Radical new guidelines for the automotive aftermarket sector, which take effect on 1 July 2021, will open entry and participation to SMMEs and black owned firms in South Africa's lucrative aftersales value chain.
Commenting on the Competition Commission's published guidelines pertaining to the servicing and maintenance of vehicles in South Africa, the Automotive Industry Development Centre Eastern Cape (AIDCEC) said the initiative would be instrumental in delivering "massive progress on targets set by the South African automotive sector to grow and transform the automotive supplychain."
"The targets set for growth, transformation and localisation in the South African Automotive Masterplan were dealt a heavy blow by the economic impacts of COVID 19 but these new guidelines create an opportunity for real progress,'' AIDCEC CEO, Thabo Shenxane said.
"The playing field has been levelled and the opportunity now exists for SMMEs and black independent suppliers to step up. The inclusive growth of the automotive sector depends on it,'' Shenxane said.
Shenxane said the guidelines require industry players to adopt strategies and develop business models that enable small, independent and historically disadvantaged service providers to undertake service, maintenance and repair work while a vehicle is in-warranty and encourage more HDIs to own dealerships.
The guidelines include the removal of restrictions imposed by the automotive industry on vehicle owners on the choice of service providers for service and maintenance as well as replacement parts for their motor vehicles.
It also requires fair allocation of repair work by insurers to service providers on their panels and the promotion of consumers' rights to use original or non-original spare parts during the lifespan of their vehicle. The guidelines also require the removal of original-equipment manufacturer (OEM) restrictions in the sale and distribution of original parts, in the purchase of maintenance and service plans and around access to OEM training and technical information by independent service providers.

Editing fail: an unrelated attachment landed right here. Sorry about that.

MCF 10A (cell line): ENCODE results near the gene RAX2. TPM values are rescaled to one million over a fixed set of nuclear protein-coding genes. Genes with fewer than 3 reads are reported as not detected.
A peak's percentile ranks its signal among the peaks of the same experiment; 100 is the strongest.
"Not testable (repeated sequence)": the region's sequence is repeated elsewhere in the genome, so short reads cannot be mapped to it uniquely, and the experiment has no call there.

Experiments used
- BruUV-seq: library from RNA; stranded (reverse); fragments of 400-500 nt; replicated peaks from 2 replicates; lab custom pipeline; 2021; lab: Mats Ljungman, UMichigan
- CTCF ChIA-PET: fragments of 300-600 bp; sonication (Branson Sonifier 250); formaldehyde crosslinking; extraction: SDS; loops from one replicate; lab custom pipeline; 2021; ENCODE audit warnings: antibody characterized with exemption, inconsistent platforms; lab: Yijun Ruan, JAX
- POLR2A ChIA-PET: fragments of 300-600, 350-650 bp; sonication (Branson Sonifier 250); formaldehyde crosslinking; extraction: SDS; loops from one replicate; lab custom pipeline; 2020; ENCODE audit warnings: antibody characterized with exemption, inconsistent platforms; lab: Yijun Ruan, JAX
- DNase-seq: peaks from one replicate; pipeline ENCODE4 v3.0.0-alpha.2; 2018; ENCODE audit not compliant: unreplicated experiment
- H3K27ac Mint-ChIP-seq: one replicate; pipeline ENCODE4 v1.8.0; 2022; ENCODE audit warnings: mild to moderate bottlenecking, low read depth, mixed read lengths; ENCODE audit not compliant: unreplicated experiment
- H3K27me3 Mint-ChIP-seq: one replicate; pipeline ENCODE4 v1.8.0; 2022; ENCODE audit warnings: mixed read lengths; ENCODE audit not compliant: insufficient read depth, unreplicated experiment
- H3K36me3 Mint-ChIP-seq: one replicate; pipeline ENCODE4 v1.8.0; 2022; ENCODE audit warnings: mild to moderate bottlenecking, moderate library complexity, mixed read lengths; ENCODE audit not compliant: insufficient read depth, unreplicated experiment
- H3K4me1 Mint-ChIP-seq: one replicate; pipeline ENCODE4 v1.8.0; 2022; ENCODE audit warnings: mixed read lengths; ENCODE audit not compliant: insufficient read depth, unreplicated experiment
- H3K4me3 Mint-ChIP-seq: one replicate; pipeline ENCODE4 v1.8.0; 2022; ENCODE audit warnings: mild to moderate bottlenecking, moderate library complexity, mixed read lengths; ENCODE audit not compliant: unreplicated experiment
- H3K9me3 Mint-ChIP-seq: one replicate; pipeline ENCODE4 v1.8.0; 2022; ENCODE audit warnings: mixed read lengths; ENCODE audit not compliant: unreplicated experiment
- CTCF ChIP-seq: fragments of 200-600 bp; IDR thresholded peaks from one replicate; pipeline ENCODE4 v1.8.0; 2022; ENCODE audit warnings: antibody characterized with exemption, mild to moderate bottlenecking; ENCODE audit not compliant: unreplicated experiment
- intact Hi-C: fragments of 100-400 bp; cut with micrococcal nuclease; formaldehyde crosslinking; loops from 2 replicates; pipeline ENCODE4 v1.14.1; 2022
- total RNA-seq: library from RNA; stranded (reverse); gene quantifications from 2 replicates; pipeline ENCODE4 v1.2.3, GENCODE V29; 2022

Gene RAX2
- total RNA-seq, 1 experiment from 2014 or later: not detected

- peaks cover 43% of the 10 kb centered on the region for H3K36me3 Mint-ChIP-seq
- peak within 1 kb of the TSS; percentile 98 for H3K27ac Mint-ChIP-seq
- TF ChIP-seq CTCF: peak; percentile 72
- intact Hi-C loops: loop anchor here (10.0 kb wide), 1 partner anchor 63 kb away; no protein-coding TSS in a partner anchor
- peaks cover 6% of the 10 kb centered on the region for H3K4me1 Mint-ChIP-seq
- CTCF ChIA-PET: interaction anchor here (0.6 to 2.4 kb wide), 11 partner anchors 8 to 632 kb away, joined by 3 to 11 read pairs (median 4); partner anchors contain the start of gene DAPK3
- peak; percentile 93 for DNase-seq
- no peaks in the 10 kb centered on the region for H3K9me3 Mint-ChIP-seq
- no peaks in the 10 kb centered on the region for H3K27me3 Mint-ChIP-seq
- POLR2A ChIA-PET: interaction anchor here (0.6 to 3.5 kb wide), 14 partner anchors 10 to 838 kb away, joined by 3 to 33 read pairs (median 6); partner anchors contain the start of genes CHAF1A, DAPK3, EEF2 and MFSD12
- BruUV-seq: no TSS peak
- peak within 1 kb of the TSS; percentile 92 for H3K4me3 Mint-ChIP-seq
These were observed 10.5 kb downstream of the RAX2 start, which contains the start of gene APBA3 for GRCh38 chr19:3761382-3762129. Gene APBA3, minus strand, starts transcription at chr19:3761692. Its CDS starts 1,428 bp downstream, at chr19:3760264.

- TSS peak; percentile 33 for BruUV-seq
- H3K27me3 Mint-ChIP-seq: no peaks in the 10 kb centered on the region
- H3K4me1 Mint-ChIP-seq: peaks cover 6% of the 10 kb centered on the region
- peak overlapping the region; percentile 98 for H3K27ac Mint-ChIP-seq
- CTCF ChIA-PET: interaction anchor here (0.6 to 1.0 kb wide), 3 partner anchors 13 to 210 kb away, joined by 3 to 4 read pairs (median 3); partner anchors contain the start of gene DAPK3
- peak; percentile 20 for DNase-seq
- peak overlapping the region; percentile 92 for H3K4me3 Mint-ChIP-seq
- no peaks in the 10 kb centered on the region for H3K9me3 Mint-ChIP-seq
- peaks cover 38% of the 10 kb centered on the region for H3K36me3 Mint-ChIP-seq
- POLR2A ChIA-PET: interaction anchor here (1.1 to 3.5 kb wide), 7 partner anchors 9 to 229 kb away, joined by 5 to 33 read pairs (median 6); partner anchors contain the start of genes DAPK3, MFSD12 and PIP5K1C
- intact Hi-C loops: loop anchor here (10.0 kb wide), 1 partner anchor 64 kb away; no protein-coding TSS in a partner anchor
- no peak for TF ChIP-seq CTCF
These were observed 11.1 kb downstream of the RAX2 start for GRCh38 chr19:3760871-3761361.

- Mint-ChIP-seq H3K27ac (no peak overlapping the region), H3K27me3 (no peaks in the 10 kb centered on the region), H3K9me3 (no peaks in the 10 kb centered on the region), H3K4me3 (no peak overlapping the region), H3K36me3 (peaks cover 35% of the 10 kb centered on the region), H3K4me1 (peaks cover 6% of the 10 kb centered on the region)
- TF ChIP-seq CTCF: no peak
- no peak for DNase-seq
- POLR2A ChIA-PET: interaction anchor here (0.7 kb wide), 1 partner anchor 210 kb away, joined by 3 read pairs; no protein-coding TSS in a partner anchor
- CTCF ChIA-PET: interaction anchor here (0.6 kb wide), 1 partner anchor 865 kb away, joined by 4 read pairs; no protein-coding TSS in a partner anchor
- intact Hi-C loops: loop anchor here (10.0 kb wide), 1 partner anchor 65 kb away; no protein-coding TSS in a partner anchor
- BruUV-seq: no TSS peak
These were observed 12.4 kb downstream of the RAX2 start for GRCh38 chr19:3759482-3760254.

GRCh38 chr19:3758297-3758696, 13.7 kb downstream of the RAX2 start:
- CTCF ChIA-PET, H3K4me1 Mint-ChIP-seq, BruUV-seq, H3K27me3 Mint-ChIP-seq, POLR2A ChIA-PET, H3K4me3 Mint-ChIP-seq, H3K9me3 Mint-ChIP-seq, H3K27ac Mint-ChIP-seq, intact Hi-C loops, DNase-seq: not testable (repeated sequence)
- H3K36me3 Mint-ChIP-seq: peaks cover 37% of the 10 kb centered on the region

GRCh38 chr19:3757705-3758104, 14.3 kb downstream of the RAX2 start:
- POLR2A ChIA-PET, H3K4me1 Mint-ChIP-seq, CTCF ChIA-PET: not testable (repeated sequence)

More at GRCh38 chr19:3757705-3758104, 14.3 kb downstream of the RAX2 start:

Shenxane said some of the measures proposed in the Automotive Guidelines, would have cost, staffing and legal implications for participants in the automotive industry but would be "balanced against a fairer system of trade promoting inclusiveness and consumer choice."
On 10 December 2020, the Competition Commission issued the final guidelines for competition in the South African Automotive Aftermarket (Automotive Guidelines). The publication of the guidelines is a culmination of extensive consultation and advocacy work that the commission has conducted since 2017, following numerous complaints from various independent players and members of the public. These parties raised concerns about alleged anti-competitive practices that excluded independent players in the automotive aftermarket.
Shenxane said the AIDC EC was working with the Retail Motor Industry Organisation to assist industry role-players understand and optimise the implementation of the guidelines, which are expected to "significantly change consumer behaviour and the automotive business landscape when they become effective on 1 July 2021."
"Our priority is to ensure that key stakeholders have a clear understanding and appreciation of what these new Guidelines entail. Our office together with Competition Commissioner team has developed a simplified information pack around the new Guidelines," Shenxane said.
The Competition Commission will be conducting a series of virtual workshops across the country to ensure the readiness of both consumers and Independent Service Providers (ISPs), Shenxane said.
An online workshop for Eastern Cape role-players will take place on 05 May 2021 at 10:00am, entitled “Guidelines for Competition in the South African Automotive Aftermarket.”